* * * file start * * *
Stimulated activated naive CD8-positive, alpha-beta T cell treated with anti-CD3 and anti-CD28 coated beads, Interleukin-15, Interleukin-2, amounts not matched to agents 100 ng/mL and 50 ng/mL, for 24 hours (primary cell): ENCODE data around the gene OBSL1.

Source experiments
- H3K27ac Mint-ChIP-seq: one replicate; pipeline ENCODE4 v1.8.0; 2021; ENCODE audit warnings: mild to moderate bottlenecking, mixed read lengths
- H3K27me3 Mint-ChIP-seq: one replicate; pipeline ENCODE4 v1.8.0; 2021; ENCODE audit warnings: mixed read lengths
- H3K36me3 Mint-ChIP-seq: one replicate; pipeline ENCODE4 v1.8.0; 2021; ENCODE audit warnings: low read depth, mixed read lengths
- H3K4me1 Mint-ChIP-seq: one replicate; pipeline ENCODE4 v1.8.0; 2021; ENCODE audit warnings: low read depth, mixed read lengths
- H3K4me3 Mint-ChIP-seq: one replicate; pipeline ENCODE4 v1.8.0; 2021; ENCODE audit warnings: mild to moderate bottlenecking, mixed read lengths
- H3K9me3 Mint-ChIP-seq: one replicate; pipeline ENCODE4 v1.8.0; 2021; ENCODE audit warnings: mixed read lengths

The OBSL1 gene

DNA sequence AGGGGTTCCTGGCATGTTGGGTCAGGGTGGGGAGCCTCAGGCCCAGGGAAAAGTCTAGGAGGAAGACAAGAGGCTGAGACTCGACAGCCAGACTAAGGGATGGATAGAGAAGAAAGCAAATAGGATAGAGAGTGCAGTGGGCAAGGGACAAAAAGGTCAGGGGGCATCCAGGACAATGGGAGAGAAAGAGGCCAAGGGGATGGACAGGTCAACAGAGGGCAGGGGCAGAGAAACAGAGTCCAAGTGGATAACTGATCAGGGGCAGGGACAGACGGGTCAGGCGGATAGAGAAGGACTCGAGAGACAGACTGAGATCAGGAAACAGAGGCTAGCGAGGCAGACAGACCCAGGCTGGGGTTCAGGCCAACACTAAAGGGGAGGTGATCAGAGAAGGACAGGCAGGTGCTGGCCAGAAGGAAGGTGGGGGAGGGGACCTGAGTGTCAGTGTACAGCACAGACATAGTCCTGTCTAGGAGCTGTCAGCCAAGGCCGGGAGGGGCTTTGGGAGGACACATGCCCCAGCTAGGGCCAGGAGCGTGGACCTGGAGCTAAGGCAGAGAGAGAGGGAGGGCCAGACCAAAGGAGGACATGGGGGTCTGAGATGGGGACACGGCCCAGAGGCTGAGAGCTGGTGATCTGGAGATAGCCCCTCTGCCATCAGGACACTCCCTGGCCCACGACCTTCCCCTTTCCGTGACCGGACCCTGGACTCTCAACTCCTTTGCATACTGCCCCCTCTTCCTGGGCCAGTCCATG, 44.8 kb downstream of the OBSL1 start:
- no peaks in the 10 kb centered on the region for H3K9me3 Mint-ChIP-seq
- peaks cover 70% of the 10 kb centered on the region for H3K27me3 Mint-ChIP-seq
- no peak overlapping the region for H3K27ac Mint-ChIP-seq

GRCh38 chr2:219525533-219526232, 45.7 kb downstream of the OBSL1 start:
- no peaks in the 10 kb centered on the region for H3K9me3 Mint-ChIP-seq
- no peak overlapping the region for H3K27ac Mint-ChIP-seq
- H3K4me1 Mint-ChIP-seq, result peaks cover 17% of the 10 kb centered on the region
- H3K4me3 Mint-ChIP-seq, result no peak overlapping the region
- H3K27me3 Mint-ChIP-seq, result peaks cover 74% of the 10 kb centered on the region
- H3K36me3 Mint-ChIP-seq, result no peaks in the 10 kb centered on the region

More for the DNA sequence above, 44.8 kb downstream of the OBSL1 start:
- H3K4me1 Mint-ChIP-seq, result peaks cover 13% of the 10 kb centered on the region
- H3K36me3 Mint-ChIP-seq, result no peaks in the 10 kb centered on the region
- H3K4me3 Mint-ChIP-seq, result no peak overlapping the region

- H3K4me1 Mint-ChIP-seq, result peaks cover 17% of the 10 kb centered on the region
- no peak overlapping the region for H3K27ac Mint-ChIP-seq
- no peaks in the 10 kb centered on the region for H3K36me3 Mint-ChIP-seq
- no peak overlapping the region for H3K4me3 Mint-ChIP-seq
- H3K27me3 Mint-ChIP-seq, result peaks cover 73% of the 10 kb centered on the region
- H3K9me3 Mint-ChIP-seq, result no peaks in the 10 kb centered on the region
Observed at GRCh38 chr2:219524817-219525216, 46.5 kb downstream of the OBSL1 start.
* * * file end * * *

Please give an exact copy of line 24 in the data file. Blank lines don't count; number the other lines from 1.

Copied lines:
- H3K4me3 Mint-ChIP-seq, result no peak overlapping the region